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International experts will meet at CNIO to analyse how to improve the success of immunotherapy


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The next CNIO – “la Caixa” Frontiers Meeting will take place from 9 to 11 July

Participants will tackle a range of subjects, from core research aspects to clinical trials with new strategies designed to enable immune cells to attach to and attack tumours

Over the past decade it has become clear that one effective strategy to fight cancer involves activating the body’s own natural defences so that they can recognise tumour cells as enemies and attack them. Immunotherapy is achieving very significant survival rates in highly aggressive tumours, such as melanoma. However, it is far from being a panacea; there are still many patients who do not respond to immunotherapy, and it does not work on certain tumours, such as pancreatic tumours. Next week, some of the world’s leading experts in the field of tumour immunology that studies the relationship between the immune system and cancer will be coming together at CNIO, at one of the prestigious CNIO–“la Caixa” Frontiers Meetings.

The congress, entitled ‘Frontiers in Immunomodulation and Cancer Therapy’, will take place from 9 to 11 July. Participants will tackle a range of subjects, from core research aspects to clinical trials with new strategies designed to enable immune cells to attach to and attack tumours. The aim is to increase the types of tumours against which this strategy can be effective, as well as the numbers of patients who may benefit from immunotherapy

The challenge is complex: “The immune system has the capacity to recognise and eliminate tumour cells, but tumours can also evade the immune system, generating a microenvironment in which defences are weakened, so that the tumour becomes resistant to immunotherapy”, explain the organisers, including two researchers from CNIO, Nabil Djouder, head of the Growth Factors, Nutrients and Cancer Group, and Marisol Soengas, head of the Melanoma Group

Participants in the congress will analyse the mechanisms responsible for the failure of certain tumours, such as pancreatic, prostate or ovarian tumours, to respond to immunotherapy, either because they are invisible to the immune system, or because they become resistant to attack. 

They will also explore factors that might be responsible for the fact that only some patients respond to immunotherapy. Some of those factors are genetic, such as the proteins known as immune checkpoint inhibitors, which are the target for the most widespread and successful form of immunotherapy today. Researchers are looking for more proteins of this kind, on which to base more effective immunotherapeutic drugs. They are also looking for biomarkers capable of identifying as quickly as possible which patients might benefit from these therapies and which ones will not. 

“It is a Frontiers congress, which means we will be tackling what is happening at the very frontier of what we know”, said Soengas. “Great strides have been made, but we have to go even further in terms of mechanisms of action and new therapeutic targets”.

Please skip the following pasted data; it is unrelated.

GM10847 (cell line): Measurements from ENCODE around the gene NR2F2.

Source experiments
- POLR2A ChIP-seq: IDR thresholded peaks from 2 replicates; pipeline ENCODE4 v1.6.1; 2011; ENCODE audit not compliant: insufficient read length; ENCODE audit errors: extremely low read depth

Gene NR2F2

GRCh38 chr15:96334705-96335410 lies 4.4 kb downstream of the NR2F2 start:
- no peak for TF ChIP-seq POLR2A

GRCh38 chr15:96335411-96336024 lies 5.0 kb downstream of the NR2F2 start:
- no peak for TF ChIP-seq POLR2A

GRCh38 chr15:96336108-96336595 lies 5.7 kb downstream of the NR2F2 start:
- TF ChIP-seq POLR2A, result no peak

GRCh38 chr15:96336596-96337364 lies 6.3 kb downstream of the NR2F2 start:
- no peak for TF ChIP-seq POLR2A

“Immunotherapy is a very encouraging strategy”, said Djouder, “it is highly effective against some types of cancer and on some patients, but it is highly costly and has side effects. We need to continue investigating to determine who might benefit from the treatment and who will not”.

The power of microbiome

One of the most recent and striking findings in this area is the confirmation that there are other non-genetic factors that also contribute to the success – or failure – of immunotherapy, such as the microbiome. The dozens of types of microorganisms present naturally in the intestine, the mouth or the skin play an important role in modulating the immune system, activating defences against tumours or not

It is an area in which Thomas Gajewski and Yasmine Belkaid, who will respectively open and close the congress, are experts. Gajewski heads the Immunology and Cancer programme at the University of Chicago Comprehensive Cancer Center (USA). He is researching new therapies against melanoma based on activating the immune system. In 2015, his group showed that a certain strain of gut bacteria in mice could stimulate the immune system to attack tumour cells. 

Belkaid, a researcher at the National Institute of Allergy and Infectious Diseases in the US, is pioneering research into the relationship between microbiome and the immune system. Her work has demonstrated among other things that commensal microorganisms in the gut and on the skin play a key role in controlling the host’s defences, and that diet also influences this relationship. 

At this congress, the best animal models – which are closest to human pathology – will also be presented. Ton Schumacher, lead researcher at the Netherlands Cancer Institute, and Marcus W. Bosenberg, an expert in melanoma at Yale University (USA), will be talking about these models. 

Finally, Alberto Mantovani, the immunologist who discovered that inflammation – a process that involves the activation of the immune system – is an important ingredient in the environment where a tumour develops, will also participate in the congress. The link between inflammation and cancer has been one of the most active areas of study in recent years.

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